If you have a camera capable of shooting video clips and you set it to record those, rather than photos, understand you will need a card with a ton of memory space. Videos gobble up memory much faster than photos. Video buffs should opt for the largest memory card the camera will accept, which might be 32 gigabytes (GB).
Those of you interested in photos don’t need that much memory. Go for a 4 or 8 GB card. They’re not terribly expensive, and they’ll allow your camera to capture thousands of images before the card is full. You’ll be surprised how many photos a camera can capture in a week’s time, especially if it’s posted in an area frequented by raccoons and birds. I once left a camera out for two days, during which time it took over 700 photos of a flock of crows that decided to frolic in the area.


The trend today is for smaller cameras that provide bigger features. Don’t let the minature status of some cameras lead you to believe that they are lacking in certain areas of performance.

Several companies offer hand-held card readers so you can view your photos in the field. This will appeal to those of you who want instant gratification. Otherwise, you can take your camera cards home and view the photos on your computer, or take them to one of those self-serve instant photo machines – most of which accept all kinds of memory cards.

There are cameras on the market today that run on everything from simple AA batteries to solar power. I’ve even seen some that can be hooked to car batteries. Obviously, those that use regular batteries are the easiest to work with.
There was a time when most cameras operated on D-cell batteries, and there are some on the market that still do. Those cameras tend to be pretty big. The new trend is to have smaller cameras that are less visible to would-be thieves and to woodland critters alike. Those cameras generally are powered by 12 AA batteries.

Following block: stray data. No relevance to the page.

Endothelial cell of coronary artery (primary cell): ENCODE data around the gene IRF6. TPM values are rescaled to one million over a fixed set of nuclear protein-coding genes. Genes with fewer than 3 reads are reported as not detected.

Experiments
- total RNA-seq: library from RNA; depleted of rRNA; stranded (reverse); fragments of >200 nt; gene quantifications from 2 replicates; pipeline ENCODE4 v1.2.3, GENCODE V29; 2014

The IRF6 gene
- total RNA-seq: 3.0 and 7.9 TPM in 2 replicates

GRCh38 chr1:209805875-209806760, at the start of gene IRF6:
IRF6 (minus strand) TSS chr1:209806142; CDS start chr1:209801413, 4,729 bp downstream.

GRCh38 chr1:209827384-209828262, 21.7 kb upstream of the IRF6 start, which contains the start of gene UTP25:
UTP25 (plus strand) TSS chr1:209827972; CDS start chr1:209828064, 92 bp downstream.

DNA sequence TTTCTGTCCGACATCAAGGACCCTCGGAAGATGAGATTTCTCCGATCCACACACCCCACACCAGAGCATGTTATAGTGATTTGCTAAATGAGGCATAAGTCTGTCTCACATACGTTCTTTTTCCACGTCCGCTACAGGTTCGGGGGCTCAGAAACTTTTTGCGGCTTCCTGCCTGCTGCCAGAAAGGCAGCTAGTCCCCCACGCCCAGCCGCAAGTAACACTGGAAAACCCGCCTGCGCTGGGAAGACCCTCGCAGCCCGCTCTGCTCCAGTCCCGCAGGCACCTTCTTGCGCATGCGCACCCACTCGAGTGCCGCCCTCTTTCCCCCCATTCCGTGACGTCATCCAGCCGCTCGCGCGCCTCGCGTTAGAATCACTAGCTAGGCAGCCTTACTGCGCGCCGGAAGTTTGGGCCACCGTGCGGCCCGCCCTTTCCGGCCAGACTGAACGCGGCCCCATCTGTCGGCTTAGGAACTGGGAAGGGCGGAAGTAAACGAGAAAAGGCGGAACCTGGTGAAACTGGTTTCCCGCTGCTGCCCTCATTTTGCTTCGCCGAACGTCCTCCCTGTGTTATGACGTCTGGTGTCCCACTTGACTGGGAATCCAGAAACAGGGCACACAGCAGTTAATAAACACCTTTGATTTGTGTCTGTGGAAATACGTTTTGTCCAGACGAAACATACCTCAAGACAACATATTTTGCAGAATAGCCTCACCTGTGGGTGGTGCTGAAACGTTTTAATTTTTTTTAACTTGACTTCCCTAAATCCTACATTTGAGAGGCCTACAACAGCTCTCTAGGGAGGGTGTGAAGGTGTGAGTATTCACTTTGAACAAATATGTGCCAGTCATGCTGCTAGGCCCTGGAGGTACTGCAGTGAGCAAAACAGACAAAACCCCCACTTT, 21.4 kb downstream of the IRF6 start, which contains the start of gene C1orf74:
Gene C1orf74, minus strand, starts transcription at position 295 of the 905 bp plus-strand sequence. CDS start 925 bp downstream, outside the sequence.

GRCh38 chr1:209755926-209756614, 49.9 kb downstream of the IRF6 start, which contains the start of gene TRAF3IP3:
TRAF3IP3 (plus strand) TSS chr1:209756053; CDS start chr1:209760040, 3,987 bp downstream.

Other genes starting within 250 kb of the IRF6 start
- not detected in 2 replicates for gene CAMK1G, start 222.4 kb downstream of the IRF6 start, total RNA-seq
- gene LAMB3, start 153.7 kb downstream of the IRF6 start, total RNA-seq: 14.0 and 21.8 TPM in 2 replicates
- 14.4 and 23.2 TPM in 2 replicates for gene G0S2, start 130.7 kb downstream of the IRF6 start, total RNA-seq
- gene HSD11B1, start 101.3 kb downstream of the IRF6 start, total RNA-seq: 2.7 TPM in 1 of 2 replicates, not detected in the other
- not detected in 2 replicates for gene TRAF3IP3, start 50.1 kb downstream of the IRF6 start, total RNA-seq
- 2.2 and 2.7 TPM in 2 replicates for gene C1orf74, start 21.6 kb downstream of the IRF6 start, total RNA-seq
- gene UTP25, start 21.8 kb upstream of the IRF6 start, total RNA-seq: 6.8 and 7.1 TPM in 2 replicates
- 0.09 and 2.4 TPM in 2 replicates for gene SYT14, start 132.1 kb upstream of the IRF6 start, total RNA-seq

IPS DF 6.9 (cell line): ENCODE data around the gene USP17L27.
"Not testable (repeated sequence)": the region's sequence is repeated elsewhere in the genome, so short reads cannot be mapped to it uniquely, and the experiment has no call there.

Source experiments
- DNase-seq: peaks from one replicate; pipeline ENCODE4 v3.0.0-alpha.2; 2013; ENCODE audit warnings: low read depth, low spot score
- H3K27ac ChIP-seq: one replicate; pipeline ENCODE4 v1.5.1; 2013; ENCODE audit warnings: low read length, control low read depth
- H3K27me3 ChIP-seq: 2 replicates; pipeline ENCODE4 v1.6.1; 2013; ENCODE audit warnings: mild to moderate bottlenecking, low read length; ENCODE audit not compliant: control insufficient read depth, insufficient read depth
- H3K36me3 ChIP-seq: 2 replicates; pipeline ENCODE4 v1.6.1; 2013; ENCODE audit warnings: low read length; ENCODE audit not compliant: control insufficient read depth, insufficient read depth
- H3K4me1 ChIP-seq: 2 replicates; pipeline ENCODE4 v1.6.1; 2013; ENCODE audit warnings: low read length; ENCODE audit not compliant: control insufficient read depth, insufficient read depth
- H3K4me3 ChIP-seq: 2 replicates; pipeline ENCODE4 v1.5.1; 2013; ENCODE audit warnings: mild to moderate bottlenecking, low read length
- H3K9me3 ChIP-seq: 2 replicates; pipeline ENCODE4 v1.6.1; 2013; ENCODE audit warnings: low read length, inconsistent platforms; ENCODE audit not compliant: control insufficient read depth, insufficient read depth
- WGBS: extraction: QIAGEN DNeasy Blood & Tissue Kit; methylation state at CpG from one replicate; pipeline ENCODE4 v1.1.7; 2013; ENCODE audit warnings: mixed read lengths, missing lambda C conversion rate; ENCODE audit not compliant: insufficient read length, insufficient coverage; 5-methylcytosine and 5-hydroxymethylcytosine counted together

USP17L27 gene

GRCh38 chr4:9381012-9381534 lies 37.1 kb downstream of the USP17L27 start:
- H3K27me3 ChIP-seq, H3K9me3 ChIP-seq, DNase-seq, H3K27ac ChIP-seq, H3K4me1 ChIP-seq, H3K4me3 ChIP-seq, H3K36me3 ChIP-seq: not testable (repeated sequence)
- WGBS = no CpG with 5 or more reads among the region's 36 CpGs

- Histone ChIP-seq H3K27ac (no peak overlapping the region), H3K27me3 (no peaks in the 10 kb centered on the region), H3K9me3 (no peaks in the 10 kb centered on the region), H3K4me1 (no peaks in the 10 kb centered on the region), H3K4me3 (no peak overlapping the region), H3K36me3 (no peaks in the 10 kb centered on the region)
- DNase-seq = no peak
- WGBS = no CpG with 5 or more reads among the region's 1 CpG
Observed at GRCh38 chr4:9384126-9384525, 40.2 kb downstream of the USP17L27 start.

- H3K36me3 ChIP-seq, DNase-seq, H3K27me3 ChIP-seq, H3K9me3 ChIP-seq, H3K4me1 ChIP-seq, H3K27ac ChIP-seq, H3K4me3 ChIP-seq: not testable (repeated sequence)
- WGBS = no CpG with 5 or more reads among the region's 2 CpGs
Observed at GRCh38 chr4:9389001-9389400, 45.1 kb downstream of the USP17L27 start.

Manufacturers will make all sorts of claims about how long a camera can run on a fresh set of batteries. Count on those claims being a bit overstated. And when the mercury drops, so too will the life of your batteries. The colder it is, the shorter your batteries will last.

The faster your camera detects motion and then snaps a photo, or starts a video clip, the more activity you will capture. If you get a lot of photos of deer butts, that’s usually an indication the trigger speed is slow enough that the deer was able to step most of the way out of the camera’s frame after tripping the motion sensor before the photo snapped.
Less expensive cameras tend to have the slower trigger speeds. And a slow trigger speed doesn’t have to be a deal breaker. You just have to know the camera’s limitations, and account for them through proper camera placement.


Positioning the camera so deer approach it keeps you from getting photos of partial deer. Also, notice the buck to the right that might have been missed if the camera were positioned differently.